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Spring For Sound Fills Millerton With Music

Blue skies and warm weather greeted attendees of the seventh annual all-day Spring for Sound music festival in Millerton on June 10. Six stages throughout the village showcased 50 bands and musicians, covering a wide range of genres. The block party on South Center Street featured food trucks, yoga, tae kwon do demonstrations and children’s activities.

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New Director, Packed Season

Music: Norfolk Chamber Music Festival

The Norfolk Chamber Music Festival kicks off its 2017 season on June 21 with a special choral presentation of a brand new oratorio by Martin Bresnick celebrating the writings of 19th-century literary giants Herman Melville, Walt Whitman and Emily Dickinson.

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New Leadership, Same Vision

Music: Music Mountain’s 88th season

Oskar Espina-Ruiz is looking forward to the launch of Music Mountain’s 88th summer season on Sunday, June 11, for two important reasons. First and foremost, he is the new artistic director of the festival, which will host concerts in Falls Village every weekend through Sept. 17. As for the second reason, he’s simply a huge fan of chamber music.

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Kent singers to perform

Music

Music Director Knox Sutterfield will conduct the Kent Singers and a chamber orchestra during a concert featuring Mozart’s “Requiem” and Vaughn Williams’s “Serenade to Music” on Sunday, June 11, at 3 p.m. at St. John’s Church on the Green in New Milford. Tickets are $20 in advance and $25 at the door, with children under 12 admitted free. For tickets, and details, call 860-619-8110 or go to www.kentsingers.com.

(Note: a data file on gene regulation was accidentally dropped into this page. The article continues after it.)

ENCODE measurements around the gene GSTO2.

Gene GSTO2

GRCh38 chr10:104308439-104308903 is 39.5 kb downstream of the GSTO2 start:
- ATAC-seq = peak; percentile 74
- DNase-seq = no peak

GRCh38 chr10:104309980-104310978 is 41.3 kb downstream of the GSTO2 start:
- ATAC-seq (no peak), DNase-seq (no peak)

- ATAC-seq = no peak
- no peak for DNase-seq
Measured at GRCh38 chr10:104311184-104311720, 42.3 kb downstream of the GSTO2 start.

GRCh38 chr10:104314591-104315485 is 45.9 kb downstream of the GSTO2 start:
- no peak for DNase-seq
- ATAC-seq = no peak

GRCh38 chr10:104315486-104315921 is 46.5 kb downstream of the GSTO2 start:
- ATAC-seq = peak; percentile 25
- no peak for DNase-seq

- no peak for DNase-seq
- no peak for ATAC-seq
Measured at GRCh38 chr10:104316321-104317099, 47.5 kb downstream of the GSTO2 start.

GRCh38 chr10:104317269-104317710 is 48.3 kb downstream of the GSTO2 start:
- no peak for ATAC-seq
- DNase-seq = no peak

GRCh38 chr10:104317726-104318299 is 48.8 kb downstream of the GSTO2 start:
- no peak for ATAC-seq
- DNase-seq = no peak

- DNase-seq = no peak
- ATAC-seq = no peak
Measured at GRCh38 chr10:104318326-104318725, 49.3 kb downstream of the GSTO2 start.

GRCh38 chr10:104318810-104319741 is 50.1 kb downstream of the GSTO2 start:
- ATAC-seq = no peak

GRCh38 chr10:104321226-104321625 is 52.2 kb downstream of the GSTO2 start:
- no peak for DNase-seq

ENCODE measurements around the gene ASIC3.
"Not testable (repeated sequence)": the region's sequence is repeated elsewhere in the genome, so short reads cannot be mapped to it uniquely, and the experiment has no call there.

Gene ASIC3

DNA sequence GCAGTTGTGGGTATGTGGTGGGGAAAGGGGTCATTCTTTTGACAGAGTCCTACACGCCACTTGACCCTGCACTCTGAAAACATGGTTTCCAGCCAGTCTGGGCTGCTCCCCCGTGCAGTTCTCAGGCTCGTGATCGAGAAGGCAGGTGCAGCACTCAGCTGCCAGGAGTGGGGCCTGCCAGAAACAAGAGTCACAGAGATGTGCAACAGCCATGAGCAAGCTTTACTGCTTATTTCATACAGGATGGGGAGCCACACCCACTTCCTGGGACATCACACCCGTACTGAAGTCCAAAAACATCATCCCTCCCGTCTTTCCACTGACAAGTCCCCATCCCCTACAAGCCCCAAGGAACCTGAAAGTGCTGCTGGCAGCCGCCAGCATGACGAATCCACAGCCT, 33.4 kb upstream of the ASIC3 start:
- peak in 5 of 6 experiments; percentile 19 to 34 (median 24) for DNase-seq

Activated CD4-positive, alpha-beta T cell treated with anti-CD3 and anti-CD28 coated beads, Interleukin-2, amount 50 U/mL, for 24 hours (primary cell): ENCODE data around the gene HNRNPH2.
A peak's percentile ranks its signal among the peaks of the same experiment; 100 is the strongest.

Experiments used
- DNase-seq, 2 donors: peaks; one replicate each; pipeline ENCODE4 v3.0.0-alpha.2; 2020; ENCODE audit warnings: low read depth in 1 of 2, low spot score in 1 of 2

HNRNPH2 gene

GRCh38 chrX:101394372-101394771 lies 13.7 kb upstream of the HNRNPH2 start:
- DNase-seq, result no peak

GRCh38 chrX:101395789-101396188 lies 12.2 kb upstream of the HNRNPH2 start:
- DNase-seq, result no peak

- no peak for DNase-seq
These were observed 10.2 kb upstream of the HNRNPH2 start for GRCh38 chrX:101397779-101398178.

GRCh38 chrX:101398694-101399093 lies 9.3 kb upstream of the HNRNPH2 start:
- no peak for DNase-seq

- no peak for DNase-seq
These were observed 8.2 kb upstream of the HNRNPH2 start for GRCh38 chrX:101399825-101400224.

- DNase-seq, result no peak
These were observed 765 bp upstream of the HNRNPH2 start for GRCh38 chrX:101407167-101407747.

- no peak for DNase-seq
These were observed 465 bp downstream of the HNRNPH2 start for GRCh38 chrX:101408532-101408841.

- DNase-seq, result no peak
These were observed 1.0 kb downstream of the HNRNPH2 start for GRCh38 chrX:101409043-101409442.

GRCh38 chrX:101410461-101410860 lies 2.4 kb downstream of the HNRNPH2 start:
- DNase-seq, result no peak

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Two Choirs Come Together

Music

Two venerable musical institutions of our region — the Berkshire Children’s Chorus and Joyful Noise/Chorus Angelicus — will join forces on June 11 in an unusual concert of music for chorus and percussion at the Shed on the Battelle Estate in Norfolk.
The two groups are like sisters who grew up together. Founded a year apart, in 1990 and 1991 respectively, the Berkshire Children’s Chorus and Chorus Angelicus fulfilled a need for singing opportunities for young people, which is undiminished more than 25 years later.

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Big Takeover Plays Spring For Sound

Music

On Saturday, June 10, the village of Millerton will be transformed into an all-day concert venue during Spring for Sound, an annual festival that will feature approximately 50 bands and musicians performing every genre imaginable on multiple stages. (For more details, look in this week’s issue of The Millerton News.)

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Beautiful Music Will Aid Library

Music: The Next Festival of Emerging Artists

Beginning May 28, young professional string players from throughout the country will converge at Music Mountain in Falls Village to spend a week honing their craft in a peaceful, intimate setting.
“Music Mountain is so beautiful. It’s inspiring to wake up and make music there,” said Artistic Director Peter Askim, who founded the Next Festival of Emerging Artists in 2013 as a way to help the next generation of classical musicians bridge the gap between school and their careers.

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Hear Music Royalty For Free

Music

An appearance by the Emerson String Quartet in our region is always a cause for celebration. Chamber music royalty, the Emerson players (Eugene Drucker and Philip Setzer, violins, Lawrence Dutton, viola, and Paul Watkins, cello) are renowned for their shimmering sound, wordless communication and tradition of standing while performing.

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An Introduction To Classical Music

Music

Third-graders from Cornwall Consolidated School, Indian Mountain School, Lee H. Kellogg School and North Canaan Elementary School packed the seats at Music Mountain in Falls Village on April 27 to enjoy the beautiful music of a string quartet from the Bard College Conservatory of Music.
“This event gives young musicians the chance to play in a great place,” Barbara Collins said as the children filed into the venue. “And it lets our students hear great music.”

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Concert: ‘Gift To The Community’

Music

Sometimes finance and art collide. 
Gil Gutiérrez was 12 years old when he started playing the cello at school in Oaxaca, Mexico. In time he was ready for his own instrument, but cellos were expensive. He moved on to piano. Same story. Too expensive. But a guitar, Gutiérrez, told me by phone from Mexico, “guitars were very cheap.” He was set. 

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